Conducted by their (relatively) new music director, Daniele Gatti, l’Orchestre National de France were on stunning form (apart from an unseemly pile up by the brass section at the close of Dance of the Earth in Rite). Most distinctive perhaps was not the plangent sonorities of the fortissimi in La Mer and, of course, the Rite; but rather the exquisite, almost mystical, quietude that Gatti conjured from his 120-strong orchestra. It was this contrast, a kind of aural chiaroscuro between loud and soft, that gave these familiar pieces fresh mystery.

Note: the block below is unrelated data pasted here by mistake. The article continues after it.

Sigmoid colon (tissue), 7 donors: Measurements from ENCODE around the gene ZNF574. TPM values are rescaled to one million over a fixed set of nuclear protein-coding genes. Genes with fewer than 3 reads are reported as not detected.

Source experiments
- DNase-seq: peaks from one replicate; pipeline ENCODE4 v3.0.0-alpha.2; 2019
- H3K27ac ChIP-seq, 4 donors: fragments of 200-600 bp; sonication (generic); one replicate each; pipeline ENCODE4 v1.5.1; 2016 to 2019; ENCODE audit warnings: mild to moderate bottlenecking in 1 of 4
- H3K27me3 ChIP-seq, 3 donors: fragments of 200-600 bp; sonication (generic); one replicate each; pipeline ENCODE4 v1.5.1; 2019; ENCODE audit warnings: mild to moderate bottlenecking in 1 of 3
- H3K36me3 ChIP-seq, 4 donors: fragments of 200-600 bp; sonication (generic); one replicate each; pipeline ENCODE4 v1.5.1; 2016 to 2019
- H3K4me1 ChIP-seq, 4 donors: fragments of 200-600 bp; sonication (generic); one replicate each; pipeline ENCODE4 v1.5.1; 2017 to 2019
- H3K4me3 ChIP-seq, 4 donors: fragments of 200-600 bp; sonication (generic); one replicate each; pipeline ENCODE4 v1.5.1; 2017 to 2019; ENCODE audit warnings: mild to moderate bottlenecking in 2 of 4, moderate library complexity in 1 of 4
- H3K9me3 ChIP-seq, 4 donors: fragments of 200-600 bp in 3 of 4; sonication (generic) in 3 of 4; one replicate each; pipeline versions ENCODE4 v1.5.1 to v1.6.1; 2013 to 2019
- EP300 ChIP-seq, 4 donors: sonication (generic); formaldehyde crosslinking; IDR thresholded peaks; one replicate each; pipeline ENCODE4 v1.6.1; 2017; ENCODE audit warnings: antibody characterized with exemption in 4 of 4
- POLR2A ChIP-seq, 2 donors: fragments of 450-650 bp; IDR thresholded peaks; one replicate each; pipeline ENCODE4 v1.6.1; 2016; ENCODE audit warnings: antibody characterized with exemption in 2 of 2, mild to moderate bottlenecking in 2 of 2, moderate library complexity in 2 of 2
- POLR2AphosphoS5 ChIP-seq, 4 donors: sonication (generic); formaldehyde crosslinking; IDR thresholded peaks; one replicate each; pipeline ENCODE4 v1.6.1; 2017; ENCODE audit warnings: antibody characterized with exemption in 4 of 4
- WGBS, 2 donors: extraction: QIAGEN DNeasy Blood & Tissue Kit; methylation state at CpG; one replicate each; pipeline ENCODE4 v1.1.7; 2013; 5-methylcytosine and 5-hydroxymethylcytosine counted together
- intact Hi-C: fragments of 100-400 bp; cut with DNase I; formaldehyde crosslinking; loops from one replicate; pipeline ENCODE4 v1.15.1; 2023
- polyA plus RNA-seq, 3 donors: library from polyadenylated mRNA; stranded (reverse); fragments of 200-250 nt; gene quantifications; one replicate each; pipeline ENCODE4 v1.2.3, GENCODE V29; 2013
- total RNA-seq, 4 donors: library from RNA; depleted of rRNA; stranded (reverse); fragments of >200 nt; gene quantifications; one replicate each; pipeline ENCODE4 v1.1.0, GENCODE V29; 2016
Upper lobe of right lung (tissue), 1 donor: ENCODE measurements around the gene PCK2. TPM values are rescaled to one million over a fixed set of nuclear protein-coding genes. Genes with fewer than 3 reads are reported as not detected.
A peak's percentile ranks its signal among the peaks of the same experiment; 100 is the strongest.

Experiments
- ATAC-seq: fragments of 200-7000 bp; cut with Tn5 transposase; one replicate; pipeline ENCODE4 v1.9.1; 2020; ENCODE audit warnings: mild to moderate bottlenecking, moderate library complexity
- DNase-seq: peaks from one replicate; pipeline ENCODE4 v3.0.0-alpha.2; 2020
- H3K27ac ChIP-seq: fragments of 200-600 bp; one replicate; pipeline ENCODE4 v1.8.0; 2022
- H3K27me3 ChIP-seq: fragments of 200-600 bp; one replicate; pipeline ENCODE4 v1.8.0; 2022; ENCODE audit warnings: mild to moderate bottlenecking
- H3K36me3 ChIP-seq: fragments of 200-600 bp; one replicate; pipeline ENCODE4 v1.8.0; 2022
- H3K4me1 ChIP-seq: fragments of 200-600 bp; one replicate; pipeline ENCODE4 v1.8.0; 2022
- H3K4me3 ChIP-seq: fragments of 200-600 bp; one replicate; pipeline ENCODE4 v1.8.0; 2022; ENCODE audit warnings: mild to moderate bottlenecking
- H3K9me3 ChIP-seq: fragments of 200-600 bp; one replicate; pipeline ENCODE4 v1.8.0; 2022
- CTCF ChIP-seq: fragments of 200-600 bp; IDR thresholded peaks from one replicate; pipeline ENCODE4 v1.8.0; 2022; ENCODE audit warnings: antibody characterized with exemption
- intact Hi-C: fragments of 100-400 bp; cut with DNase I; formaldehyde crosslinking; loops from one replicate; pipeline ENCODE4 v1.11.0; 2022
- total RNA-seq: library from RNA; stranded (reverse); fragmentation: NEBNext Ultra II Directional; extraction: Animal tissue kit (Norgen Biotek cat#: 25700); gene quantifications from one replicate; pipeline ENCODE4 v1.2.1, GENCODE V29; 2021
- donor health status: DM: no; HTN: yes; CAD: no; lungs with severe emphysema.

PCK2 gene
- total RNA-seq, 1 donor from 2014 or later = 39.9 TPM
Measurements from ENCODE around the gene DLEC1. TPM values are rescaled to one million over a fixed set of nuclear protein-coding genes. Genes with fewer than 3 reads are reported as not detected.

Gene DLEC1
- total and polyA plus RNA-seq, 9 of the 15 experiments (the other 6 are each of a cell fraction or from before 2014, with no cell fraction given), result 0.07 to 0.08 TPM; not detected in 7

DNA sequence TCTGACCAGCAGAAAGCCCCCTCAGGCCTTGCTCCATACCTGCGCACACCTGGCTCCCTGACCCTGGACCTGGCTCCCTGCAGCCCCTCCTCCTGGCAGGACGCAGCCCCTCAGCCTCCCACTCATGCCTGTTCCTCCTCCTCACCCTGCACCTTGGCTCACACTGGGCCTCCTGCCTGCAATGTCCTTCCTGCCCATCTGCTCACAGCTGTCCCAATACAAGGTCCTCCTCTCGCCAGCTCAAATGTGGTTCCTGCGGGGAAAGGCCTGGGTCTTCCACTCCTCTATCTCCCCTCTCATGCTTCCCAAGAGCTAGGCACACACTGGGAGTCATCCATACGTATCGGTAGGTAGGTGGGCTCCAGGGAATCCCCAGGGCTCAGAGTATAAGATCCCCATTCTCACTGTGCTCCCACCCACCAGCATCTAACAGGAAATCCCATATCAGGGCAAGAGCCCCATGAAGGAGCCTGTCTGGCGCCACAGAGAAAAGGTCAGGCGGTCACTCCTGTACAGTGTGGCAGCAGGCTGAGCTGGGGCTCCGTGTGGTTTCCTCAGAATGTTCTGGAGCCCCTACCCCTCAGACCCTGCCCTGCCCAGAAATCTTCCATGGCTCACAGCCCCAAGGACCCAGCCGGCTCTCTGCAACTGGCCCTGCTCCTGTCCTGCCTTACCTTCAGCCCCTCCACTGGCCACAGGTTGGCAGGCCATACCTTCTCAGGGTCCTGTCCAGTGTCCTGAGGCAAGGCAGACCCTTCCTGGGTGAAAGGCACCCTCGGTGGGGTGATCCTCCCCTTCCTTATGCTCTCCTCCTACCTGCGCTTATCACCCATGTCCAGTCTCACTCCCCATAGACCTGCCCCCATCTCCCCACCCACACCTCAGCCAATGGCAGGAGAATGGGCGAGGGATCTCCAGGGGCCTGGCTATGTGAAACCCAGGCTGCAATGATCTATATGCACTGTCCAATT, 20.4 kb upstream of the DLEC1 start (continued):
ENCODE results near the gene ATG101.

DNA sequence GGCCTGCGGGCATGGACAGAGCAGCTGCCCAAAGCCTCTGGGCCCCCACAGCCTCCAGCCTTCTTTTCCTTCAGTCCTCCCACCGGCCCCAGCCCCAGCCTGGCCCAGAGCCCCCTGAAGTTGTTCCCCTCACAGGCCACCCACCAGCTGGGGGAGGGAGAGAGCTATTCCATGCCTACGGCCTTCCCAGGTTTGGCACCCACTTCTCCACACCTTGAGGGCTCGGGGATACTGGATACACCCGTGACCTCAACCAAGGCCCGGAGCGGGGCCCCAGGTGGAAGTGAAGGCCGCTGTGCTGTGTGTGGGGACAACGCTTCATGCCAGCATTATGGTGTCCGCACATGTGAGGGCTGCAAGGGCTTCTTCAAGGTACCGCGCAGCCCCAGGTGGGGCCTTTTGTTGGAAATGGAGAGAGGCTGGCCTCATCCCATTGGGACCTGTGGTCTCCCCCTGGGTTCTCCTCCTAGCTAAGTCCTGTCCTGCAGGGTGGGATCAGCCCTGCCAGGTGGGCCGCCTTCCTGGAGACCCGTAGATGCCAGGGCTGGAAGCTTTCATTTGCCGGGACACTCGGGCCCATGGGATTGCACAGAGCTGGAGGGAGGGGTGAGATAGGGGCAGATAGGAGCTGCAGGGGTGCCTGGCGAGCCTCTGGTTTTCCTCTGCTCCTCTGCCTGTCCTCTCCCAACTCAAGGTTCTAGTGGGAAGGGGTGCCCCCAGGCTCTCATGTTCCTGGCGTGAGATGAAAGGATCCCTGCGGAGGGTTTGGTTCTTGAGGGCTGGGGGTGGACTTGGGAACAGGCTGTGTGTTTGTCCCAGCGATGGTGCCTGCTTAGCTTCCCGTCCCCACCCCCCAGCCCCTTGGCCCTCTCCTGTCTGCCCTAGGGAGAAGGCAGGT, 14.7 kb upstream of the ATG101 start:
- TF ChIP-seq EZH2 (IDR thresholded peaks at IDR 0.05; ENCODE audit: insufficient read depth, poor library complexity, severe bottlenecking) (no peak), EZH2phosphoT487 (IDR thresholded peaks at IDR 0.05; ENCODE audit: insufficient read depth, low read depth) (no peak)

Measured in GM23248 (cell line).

Perhaps it also comes from a particular kind of sensitivity of the predominantly French players to music that is such a part of their national culture? Sure, Stravinsky was Russian, yet what other piece of avant-garde music is more associated with Paris than this? There was that mythic riot in the Theatre Champs-Elysees at its premier on 29th May 1913.
Without these three works would 20th Century music have taken the adventurous course that it did? The breakdown in diatonic tonality towards dissonance and atonality, the shift from melody towards rhythm and the assertion of wind and brass over the violin’s orchestral dominance are all prefigured here.
But perhaps, more than any of this, these works taught us to listen with new ears.